Richardson’s real contribution to the period was as a polemicist for the buildings of the past, and in particular for the long eighteenth century – which in his case was even longer than usual, beginning with the Restoration and ending with the death of George IV 170 years later. He travelled the length and breadth of the country in his enormous Rolls Royce, haranguing philistine local authorities to save an England that was in danger of demolition, berating negligent owners of dilapidated mansions. He recorded historic architecture in hundreds, perhaps thousands, of fluid, fluent sketches and in a flood of published work: Georgian England, The Old Inns of England, The Smaller English House of the Later Renaissance. John Betjeman once told him that ‘You have written the two bibles of my life – Monumental Classic Architecture of the 18th and 19th Centuries, and Regional Architecture in the West of England. If I were king, I would give you a peerage.’

And not content with promoting the past, Richardson lived in it. In 1919 he bought Avenue House in Ampthill, built for a Bedfordshire brewer in 1780 and extended by Henry Holland in 1792-5. Over the next four decades or so the architect filled Avenue House with art and oddities: oils by Philip Mercier and Angelica Kauffmann, exquisite George III furniture in tulipwood and satinwood; a lamp said to belong to the Lady of the Lamp herself, Florence Nightingale; Clive of India’s door knob and a battered baluster from Doctor Johnson’s house. He refused to have electricity installed, and was fond of dressing up in full Georgian costume around the house.

In many ways Richardson was a difficult character – bombastic, self-centred, a reactionary conservative who hated Modernism as much as he loathed modern society. Imagine an architectural G. K. Chesterton, and you have him. But his contribution to the evolving preservationist movement of the 1920s and 1930s was profound.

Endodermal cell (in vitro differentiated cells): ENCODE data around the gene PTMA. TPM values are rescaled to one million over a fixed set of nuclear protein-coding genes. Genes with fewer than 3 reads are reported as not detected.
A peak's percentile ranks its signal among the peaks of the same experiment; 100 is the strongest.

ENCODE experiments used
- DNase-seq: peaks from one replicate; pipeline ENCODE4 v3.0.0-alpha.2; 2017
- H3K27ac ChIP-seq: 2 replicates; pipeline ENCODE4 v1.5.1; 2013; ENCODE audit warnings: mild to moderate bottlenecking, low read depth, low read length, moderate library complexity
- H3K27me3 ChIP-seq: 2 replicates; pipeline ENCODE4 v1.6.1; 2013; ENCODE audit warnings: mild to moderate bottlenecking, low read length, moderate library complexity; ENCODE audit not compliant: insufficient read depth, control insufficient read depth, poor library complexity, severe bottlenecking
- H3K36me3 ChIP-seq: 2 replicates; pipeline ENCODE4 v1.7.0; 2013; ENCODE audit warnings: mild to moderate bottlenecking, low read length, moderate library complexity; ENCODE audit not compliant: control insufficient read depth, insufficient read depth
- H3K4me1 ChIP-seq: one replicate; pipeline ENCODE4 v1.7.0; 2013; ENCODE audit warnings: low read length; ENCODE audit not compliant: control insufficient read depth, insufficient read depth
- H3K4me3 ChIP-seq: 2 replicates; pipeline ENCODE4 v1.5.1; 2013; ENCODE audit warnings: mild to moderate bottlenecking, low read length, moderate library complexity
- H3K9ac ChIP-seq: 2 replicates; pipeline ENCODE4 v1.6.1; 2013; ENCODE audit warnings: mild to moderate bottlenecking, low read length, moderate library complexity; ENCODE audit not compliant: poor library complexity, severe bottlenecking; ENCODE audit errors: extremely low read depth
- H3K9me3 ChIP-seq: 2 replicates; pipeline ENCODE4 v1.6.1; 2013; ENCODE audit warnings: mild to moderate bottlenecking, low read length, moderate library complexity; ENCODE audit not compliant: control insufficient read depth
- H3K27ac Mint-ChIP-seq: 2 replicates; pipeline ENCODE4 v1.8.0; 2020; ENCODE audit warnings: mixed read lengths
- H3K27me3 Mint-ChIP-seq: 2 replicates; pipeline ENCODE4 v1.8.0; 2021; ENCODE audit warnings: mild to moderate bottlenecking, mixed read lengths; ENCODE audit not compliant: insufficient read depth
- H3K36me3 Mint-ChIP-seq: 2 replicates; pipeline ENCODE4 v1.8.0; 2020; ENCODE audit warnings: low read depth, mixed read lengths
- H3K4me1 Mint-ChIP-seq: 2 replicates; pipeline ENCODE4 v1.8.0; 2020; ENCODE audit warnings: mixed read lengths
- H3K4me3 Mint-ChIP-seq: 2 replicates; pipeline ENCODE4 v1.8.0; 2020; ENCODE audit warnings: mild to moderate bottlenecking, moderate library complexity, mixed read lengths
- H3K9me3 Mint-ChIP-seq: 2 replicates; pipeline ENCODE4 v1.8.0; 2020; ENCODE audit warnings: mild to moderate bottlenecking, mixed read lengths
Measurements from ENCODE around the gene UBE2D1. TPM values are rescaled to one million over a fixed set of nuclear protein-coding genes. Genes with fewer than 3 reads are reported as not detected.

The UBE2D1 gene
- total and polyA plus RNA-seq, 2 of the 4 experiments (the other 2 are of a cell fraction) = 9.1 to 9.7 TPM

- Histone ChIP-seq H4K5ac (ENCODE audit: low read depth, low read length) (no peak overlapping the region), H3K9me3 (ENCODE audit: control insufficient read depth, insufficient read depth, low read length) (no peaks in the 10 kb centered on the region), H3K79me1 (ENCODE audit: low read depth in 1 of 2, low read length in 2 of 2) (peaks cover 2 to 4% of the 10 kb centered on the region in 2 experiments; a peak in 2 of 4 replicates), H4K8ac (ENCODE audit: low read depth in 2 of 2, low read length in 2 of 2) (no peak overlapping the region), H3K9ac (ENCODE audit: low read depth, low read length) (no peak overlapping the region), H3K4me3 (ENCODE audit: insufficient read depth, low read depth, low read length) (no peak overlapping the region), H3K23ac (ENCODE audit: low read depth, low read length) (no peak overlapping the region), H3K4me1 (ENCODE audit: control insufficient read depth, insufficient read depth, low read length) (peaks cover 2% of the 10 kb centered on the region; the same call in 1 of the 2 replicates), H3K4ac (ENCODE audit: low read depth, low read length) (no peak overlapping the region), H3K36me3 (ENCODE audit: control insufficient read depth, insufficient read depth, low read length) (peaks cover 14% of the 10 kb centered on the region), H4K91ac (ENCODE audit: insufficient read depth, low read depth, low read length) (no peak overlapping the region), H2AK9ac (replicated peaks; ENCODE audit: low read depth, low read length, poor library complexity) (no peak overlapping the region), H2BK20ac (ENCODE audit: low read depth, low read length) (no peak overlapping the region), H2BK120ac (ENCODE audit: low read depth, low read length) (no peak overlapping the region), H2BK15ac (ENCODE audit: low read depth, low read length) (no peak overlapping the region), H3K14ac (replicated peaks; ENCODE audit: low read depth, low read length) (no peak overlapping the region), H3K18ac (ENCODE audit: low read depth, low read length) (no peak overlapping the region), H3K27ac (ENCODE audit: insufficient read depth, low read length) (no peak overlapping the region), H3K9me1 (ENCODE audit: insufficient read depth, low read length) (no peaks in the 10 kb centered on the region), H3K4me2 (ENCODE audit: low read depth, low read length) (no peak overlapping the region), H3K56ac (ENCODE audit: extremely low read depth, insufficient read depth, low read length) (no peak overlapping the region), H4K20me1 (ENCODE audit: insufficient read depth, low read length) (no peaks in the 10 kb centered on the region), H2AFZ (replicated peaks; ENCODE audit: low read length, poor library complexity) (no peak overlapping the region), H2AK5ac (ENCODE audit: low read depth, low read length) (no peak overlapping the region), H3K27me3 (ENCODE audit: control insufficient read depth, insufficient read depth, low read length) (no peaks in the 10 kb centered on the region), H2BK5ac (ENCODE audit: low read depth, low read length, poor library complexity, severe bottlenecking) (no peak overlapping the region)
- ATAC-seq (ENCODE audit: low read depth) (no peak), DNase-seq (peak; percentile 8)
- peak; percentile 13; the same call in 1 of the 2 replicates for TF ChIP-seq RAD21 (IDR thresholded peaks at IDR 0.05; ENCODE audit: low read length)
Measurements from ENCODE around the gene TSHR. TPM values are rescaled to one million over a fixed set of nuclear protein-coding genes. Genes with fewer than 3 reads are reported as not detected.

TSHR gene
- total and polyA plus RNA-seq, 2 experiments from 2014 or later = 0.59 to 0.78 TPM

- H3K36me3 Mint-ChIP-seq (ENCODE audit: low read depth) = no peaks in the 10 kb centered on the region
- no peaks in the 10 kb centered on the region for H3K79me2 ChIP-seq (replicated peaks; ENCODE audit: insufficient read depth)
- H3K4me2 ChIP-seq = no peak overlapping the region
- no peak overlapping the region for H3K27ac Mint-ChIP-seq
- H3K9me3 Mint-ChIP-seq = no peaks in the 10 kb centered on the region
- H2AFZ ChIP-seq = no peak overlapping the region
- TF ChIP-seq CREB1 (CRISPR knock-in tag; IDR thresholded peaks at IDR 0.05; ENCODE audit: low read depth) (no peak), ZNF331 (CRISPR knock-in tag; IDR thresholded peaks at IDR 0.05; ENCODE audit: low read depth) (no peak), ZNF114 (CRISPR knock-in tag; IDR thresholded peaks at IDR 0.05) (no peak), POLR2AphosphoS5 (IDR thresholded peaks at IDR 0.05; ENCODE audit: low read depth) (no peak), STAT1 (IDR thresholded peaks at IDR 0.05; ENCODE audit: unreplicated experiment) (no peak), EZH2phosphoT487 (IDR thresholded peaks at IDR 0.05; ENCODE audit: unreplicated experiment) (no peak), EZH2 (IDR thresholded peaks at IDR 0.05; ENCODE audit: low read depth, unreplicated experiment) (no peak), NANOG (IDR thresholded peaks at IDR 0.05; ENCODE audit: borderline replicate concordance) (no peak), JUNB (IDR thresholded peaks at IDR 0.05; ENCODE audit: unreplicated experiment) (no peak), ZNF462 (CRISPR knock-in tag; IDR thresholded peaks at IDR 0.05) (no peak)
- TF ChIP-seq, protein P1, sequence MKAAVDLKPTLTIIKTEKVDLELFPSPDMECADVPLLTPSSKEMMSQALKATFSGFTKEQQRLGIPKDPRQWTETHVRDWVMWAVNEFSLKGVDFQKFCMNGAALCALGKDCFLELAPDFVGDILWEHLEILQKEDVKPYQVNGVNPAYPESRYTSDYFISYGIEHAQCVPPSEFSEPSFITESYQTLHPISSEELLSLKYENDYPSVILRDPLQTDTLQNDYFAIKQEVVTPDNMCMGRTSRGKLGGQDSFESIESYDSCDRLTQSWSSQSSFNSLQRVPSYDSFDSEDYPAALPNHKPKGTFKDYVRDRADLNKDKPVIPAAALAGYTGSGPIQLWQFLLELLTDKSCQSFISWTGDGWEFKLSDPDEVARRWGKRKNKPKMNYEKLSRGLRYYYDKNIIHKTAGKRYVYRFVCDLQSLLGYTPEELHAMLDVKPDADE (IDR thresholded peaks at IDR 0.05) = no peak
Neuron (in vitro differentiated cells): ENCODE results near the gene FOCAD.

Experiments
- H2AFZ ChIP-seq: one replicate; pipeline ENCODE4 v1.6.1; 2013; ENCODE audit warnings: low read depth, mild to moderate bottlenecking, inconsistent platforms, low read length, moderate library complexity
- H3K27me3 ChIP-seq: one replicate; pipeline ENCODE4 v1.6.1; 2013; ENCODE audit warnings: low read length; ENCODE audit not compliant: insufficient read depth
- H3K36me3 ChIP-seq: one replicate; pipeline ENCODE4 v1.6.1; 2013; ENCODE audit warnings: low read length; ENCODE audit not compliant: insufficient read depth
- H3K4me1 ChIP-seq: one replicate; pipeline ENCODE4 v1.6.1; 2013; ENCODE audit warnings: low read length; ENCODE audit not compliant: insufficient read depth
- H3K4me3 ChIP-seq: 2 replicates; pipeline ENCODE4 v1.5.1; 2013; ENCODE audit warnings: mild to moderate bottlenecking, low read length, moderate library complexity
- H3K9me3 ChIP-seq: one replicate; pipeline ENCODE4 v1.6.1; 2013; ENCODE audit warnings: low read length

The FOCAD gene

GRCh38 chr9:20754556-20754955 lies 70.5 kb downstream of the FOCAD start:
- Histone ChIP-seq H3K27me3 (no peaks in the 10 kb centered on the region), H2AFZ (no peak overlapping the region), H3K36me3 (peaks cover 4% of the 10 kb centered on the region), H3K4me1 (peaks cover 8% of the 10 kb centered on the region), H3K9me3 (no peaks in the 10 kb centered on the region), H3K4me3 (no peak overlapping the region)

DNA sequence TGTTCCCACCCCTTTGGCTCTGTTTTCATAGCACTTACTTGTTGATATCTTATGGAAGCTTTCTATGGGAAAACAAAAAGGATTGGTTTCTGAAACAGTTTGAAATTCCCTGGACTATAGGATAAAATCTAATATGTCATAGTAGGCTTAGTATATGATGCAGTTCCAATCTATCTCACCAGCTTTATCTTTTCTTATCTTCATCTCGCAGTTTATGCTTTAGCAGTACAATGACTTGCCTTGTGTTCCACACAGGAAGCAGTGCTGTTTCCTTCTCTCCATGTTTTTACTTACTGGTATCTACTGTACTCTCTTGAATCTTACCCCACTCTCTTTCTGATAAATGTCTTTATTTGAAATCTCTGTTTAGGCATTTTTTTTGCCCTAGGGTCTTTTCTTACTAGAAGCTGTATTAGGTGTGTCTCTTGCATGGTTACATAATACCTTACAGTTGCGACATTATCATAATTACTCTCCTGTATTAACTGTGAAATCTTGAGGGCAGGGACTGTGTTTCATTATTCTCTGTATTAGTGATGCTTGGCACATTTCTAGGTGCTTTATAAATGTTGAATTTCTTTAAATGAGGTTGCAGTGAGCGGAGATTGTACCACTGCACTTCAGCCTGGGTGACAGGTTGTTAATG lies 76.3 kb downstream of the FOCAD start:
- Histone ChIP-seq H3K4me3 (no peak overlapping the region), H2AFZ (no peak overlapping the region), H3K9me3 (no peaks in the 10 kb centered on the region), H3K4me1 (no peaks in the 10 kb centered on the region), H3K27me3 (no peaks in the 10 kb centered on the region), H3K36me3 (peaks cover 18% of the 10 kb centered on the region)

By a strange coincidence, just as I reached the last page of The Professor, an email came through from Christie’s announcing the sale of the contents of Avenue House. The place had remained more or less intact since Richardson’s death in 1964, and after years of searching for a way of preserving it for posterity, the family has given up the struggle.

The Avenue House sale took place this week. It isn’t a disastrous Mentmore-type dispersal to be remembered and mourned for decades. It is more of a small sadness. But it is a sadness, none the less. Something has been lost, and we’re all a little poorer for it.

The Saloon at Avenue House in 1934
photo courtesy of Country Life

The Saloon at Avenue House in 1922
photo courtesy of Country Life
Reggie's Rooms II: The Saloon at Avenue House